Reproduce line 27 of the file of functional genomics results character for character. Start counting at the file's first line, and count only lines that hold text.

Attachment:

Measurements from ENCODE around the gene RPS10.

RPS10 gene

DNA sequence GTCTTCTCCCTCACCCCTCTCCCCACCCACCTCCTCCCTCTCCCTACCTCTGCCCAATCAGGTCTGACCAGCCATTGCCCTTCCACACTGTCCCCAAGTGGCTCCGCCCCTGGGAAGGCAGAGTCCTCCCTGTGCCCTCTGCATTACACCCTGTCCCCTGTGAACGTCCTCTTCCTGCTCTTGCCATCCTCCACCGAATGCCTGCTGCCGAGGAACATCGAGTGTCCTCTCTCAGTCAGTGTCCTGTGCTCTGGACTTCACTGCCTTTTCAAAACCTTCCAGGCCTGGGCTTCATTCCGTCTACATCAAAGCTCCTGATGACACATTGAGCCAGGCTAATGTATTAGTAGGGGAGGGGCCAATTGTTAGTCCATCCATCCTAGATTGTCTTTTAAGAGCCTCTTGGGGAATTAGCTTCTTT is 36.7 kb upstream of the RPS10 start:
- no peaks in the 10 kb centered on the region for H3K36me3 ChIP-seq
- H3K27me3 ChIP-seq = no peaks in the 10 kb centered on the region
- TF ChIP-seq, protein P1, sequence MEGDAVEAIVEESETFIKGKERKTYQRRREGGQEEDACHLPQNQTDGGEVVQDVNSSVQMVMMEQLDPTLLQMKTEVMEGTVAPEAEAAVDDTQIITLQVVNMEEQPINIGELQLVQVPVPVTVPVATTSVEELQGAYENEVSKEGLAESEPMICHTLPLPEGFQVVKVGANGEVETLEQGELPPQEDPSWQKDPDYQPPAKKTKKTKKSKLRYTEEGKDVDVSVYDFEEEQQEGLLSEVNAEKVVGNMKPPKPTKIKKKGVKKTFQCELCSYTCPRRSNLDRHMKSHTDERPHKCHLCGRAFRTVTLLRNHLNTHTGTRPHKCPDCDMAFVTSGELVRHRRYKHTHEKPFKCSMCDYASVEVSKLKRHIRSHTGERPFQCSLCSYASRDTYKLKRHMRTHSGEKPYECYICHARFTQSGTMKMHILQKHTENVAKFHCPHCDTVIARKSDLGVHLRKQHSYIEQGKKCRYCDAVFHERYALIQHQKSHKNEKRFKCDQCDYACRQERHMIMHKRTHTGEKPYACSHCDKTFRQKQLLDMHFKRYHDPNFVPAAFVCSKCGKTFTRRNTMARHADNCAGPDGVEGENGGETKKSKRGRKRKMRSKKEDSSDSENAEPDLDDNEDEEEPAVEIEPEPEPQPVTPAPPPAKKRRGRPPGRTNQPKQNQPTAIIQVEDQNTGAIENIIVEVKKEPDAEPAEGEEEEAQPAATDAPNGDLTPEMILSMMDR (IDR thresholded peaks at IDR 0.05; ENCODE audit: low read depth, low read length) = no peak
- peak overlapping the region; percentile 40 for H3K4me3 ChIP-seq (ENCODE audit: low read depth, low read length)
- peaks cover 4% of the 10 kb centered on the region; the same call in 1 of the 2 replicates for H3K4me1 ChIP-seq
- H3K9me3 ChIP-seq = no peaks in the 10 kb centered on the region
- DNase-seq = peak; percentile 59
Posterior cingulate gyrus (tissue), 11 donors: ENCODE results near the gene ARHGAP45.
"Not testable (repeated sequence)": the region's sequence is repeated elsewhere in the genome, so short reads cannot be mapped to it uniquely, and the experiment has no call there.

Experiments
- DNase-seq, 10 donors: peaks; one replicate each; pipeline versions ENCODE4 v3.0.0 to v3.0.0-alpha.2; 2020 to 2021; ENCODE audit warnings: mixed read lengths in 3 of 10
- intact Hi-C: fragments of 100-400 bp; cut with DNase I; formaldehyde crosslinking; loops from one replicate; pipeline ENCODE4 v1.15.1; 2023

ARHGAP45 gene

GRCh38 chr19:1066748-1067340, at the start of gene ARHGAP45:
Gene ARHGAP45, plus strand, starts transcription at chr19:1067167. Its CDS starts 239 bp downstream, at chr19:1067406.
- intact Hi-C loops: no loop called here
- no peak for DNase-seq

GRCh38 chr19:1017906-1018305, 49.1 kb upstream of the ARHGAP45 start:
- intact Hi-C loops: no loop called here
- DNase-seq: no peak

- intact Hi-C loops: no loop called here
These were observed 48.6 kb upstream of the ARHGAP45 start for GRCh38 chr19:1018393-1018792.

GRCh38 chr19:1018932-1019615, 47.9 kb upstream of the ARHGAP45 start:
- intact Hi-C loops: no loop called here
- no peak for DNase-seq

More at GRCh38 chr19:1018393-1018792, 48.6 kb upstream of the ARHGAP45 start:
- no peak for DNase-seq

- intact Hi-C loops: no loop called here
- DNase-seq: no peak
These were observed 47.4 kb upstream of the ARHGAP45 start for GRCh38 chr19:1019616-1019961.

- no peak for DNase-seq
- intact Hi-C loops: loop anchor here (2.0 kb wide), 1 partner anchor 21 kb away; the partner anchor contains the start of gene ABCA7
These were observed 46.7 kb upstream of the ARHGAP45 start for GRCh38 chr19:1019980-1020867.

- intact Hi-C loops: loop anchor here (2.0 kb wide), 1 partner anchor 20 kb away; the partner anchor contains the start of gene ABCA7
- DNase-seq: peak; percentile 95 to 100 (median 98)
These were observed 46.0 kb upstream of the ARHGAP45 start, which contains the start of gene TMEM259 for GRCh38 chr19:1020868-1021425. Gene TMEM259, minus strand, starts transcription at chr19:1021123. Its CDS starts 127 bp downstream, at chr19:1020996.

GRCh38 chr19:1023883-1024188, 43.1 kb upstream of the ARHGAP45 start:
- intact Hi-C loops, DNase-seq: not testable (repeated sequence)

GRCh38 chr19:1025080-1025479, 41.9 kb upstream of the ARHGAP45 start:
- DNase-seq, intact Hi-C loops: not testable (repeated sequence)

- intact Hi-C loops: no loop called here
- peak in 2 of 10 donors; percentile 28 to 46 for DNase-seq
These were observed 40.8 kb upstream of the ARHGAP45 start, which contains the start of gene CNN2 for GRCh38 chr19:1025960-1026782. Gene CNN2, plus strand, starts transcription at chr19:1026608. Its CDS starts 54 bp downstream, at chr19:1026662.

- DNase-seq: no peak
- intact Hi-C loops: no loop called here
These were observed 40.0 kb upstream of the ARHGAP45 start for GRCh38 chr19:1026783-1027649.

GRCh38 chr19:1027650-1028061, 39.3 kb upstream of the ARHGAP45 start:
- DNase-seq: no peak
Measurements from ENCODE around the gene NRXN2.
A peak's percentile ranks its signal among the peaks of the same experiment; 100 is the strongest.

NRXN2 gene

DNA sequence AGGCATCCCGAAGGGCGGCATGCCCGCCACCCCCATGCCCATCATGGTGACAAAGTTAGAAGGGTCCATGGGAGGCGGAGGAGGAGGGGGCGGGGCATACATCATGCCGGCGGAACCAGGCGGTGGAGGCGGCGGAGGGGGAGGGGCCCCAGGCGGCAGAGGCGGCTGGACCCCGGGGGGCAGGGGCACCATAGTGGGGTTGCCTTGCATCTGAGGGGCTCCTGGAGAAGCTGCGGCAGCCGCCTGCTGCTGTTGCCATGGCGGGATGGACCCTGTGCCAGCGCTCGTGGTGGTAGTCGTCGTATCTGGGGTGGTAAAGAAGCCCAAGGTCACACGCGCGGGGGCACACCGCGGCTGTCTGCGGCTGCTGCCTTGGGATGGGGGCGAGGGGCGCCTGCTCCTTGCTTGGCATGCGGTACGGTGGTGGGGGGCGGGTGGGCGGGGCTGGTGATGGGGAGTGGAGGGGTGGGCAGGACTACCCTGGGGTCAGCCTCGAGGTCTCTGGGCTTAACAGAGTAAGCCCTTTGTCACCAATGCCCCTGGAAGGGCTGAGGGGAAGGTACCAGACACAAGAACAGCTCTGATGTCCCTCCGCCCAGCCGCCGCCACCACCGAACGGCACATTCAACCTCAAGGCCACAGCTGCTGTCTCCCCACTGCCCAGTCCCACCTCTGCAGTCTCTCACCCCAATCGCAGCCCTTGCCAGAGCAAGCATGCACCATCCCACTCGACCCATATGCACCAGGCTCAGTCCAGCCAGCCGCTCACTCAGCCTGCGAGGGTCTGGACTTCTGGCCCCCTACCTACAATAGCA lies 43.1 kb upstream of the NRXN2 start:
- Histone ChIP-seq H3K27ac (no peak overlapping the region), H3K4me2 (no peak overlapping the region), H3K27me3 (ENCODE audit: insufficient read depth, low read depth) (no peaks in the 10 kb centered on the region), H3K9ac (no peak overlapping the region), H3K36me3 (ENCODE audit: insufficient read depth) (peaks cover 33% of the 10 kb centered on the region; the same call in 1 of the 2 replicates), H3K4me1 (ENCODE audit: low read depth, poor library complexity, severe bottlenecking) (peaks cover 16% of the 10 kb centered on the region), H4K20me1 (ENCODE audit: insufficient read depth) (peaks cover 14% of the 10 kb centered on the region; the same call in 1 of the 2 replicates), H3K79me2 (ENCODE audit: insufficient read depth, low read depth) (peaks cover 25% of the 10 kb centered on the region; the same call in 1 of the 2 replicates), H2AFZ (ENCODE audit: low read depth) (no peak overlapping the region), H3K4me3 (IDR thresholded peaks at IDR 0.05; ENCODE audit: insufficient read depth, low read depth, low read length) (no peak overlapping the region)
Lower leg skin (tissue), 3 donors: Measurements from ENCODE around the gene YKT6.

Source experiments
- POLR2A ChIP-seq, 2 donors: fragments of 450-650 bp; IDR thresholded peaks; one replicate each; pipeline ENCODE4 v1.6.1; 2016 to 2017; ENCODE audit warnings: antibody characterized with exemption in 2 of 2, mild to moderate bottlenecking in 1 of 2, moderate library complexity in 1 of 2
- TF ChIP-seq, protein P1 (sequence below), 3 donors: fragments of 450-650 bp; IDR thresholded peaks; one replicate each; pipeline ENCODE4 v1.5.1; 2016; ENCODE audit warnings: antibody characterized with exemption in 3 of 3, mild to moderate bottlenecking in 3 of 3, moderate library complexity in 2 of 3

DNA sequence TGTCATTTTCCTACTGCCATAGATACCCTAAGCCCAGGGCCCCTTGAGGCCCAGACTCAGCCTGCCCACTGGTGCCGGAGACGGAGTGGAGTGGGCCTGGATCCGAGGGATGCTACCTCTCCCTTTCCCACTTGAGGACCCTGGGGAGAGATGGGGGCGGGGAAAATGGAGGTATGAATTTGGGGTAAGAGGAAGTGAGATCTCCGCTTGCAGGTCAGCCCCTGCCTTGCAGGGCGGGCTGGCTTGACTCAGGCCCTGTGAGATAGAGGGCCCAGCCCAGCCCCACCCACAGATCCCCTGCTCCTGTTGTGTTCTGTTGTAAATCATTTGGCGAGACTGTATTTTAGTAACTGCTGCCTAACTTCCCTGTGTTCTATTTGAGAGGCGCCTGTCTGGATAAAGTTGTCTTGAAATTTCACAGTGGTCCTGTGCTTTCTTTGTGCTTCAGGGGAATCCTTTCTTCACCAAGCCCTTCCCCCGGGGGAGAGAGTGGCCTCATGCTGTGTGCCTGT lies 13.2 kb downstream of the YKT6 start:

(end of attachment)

- intact Hi-C loops: no loop called here